The primary challenge, he says, is the doctrine of gross disproportionality as being a violation of fundamental justice and “my evidence should demonstrate that the harms of the law are significant and severe, dealing with daily brutalization, leading to murder of many sex trade workers. Those are the harms created by the law, and the benefits are nil.”
Young says the law “significantly” contributes to the lack of safety for a profession that the government considers legal. And yet, unlike any other legal profession, “you are not allowed to legally move inside, which is a secure setting. That’s bawdy house law. No one should ever have to choose between complying with the law and their personal safety.
“Secondly, the other way you secure some degree of safety in a volatile profession is have security and have people work with you,” says Young. “Well no one can work for a prostitute because it’s considered living on the avails. So you can’t move indoors, you can’t have any form of security, and if you do choose to work on the street - which I think is a mistake but many people do - you can’t communicate.”
Young asks, “How are you supposed to screen the vehicle to determine if Robert Pickton is driving it, or whether a legitimate john is? I’m not saying communication is the end-all-be-all, but the government of Canada said, ‘Get in a car, and don’t talk.’”
He says the bottom line is if you can’t communicate you can’t screen. If you can’t communicate, you’re “entering into insecure locations in haste and precipitously, and we know that people have been abducted . . . Would their ability to communicate have prevented it? Maybe. Maybe not,” says Young.
“But the fact that the law prevents you from doing something that’s necessary for self-preservation means the law is contributing to the lack of safety in a legal sex trade.”
Young says if he succeeds there would no longer be a criminal offence to work with prostitutes, to communicate and work indoors. But, he adds, what the future brings after the challenge is not his issue. “I’m a constitutional lawyer. My job is to destroy, to topple institutions, not to build them . . . If a constitutional challenge topples an institutional framework, it’s up to the government to decide what they want.”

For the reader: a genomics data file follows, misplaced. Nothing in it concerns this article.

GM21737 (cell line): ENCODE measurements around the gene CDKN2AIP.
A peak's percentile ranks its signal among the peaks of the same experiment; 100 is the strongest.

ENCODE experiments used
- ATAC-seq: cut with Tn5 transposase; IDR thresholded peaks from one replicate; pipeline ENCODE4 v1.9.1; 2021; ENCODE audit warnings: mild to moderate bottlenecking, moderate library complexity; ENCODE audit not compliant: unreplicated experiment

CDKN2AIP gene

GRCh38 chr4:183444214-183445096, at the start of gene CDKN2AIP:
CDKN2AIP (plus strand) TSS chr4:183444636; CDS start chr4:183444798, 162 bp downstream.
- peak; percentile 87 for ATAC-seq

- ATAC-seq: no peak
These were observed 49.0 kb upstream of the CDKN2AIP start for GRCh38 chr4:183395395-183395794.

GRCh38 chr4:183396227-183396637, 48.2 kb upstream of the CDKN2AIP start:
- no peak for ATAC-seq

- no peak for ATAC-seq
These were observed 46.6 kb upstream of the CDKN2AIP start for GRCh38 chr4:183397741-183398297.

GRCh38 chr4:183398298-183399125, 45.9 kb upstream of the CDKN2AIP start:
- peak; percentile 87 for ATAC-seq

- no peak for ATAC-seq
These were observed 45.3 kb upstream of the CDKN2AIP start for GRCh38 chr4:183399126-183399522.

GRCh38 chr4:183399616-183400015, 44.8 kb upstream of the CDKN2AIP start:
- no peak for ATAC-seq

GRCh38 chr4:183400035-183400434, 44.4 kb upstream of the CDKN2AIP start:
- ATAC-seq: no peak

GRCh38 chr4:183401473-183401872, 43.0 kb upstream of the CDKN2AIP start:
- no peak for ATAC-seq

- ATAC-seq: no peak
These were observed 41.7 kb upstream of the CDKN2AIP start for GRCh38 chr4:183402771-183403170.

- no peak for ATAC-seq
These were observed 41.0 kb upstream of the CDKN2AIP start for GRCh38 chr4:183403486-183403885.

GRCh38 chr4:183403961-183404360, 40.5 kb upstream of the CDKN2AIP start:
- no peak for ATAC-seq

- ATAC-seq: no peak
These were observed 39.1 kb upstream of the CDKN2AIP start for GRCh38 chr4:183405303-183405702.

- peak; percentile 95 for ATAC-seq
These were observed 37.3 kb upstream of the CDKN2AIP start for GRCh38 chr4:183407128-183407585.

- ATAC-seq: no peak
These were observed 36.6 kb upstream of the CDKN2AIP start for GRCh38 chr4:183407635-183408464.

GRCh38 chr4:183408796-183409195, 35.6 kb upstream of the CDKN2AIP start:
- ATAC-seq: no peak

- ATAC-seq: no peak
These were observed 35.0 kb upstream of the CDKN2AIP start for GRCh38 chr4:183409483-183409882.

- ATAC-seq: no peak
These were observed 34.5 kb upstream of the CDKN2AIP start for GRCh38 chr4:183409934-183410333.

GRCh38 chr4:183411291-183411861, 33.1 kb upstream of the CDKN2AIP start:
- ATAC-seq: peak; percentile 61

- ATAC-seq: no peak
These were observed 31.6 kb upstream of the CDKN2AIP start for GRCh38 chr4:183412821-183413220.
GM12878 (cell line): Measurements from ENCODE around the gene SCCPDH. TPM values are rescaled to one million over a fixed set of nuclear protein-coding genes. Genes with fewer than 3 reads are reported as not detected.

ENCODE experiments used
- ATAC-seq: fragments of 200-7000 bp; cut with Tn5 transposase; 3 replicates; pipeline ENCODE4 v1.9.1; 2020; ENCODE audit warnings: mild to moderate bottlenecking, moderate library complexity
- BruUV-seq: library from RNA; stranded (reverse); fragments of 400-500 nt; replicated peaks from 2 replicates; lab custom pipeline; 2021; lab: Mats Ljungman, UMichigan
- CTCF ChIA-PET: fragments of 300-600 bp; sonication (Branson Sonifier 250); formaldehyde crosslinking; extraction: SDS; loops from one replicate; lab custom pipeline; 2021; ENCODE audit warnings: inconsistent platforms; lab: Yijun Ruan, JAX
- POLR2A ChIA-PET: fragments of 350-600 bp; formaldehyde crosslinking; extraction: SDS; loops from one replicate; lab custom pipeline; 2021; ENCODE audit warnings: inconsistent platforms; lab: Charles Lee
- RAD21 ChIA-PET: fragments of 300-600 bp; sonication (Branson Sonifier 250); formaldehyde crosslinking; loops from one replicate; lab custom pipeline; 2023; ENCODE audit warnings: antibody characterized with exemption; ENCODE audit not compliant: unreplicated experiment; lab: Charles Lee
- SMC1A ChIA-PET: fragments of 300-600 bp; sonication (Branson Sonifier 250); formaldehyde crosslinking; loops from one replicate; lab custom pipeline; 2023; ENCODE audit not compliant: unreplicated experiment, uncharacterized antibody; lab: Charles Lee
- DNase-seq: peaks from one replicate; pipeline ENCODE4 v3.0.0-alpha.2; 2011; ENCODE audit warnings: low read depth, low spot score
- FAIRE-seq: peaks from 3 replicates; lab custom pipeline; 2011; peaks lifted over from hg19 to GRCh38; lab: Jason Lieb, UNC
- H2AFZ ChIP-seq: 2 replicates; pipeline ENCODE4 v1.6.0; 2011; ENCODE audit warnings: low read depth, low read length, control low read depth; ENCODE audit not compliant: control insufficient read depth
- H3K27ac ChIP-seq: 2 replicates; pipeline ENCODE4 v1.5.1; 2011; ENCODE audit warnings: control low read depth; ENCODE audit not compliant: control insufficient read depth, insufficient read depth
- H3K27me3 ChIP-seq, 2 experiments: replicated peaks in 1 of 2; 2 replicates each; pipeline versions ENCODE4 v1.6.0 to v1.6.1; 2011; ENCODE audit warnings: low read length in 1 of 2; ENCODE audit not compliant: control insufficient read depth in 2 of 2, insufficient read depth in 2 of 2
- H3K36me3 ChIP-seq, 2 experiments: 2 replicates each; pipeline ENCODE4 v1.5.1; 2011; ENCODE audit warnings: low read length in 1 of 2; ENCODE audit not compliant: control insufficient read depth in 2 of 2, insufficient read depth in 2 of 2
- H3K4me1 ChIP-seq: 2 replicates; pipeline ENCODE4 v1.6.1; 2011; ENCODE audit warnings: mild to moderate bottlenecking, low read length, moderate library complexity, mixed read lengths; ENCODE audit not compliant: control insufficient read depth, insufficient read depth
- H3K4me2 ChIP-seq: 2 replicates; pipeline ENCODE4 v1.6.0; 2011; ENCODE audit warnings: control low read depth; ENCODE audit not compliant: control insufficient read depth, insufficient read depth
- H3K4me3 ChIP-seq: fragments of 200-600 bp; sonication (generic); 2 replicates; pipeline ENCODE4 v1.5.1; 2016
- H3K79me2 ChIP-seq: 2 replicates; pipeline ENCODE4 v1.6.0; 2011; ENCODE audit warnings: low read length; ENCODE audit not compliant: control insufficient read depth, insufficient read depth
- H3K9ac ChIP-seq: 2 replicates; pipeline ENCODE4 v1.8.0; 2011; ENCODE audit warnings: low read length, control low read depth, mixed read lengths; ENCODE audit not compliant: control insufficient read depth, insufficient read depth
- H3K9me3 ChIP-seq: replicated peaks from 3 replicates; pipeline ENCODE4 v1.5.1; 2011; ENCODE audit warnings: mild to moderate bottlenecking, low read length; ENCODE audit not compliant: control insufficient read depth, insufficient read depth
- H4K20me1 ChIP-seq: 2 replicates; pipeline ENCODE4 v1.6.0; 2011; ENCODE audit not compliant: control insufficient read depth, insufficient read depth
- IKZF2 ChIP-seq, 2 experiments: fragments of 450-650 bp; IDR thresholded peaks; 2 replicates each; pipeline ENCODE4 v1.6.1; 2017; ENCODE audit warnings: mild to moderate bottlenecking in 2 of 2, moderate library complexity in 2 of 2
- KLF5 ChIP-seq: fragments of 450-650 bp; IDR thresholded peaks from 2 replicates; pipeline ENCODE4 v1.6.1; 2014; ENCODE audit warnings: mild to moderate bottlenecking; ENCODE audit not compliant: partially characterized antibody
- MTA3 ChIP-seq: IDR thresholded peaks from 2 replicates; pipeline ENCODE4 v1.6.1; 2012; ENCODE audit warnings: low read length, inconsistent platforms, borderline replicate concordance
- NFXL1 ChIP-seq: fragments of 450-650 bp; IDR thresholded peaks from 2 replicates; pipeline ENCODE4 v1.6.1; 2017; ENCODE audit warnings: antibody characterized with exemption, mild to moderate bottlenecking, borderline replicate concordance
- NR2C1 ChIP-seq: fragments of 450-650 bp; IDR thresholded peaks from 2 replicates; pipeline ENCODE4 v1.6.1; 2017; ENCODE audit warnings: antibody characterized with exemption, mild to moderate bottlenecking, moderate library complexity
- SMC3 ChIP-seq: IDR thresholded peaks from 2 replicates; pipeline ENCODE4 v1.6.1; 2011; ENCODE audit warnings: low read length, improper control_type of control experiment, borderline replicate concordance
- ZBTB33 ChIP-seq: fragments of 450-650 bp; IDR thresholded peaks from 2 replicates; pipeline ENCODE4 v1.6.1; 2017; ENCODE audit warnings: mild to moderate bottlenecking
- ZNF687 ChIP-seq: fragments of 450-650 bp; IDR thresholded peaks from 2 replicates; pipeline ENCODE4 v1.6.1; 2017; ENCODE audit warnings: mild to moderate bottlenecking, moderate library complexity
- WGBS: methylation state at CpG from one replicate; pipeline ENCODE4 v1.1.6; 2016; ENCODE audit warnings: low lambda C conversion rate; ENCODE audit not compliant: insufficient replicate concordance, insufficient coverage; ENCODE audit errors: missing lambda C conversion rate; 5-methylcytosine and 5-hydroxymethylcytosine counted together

But, he notes, if the law is struck, there’s a way to “do it right, and there’s a way to do it in a stigmatizing, marginalizing way . . . Hopefully, if we are successful in the challenge, there will be a more progressive approach by our government.”
Young says the only reason he’s been able to do challenges like this one on a shoestring budget is his one resource, “which is idealistic and energetic students who want to change the world. I exploit that.”
He currently has three students working pretty much full time on the case, and a group of volunteer students have pitched in. “That’s the only way I’ve been able to do any of these cases, because I couldn’t single-handedly put together a record of 22 witness, it would have taken me two-and-a-half years.
“The case is only doable because of the assistance provided by my students. They do pretty much most of the groundwork, quite frankly. They put the record together. They are right now looking at the Crown’s evidence to tell me where the weaknesses are and what type of evidence I should be calling as they look for reply witnesses. It’s a very valuable asset and it’s the only way that these cases can be done,” says Young.
He doesn’t feel like the tired old David and Goliath cliché, however. “If you’d asked me that 12 years ago, yes. Now, I don’t feel that anymore because I’ve done this too much. I don’t notice the government as Goliath. I know they are, [but] I’m not impressed by their resources and their commitment to preserving the law. I’m not impressed or intimidated.”
Meanwhile, the attorney general of Ontario has given notice of intervention.
“ . . . It is a serious battle with the government feeling they have a very strong position to advance . . . [and] it’s become clear to me for reasons that I can’t explain the government is desperate not to lose these laws,” says Young.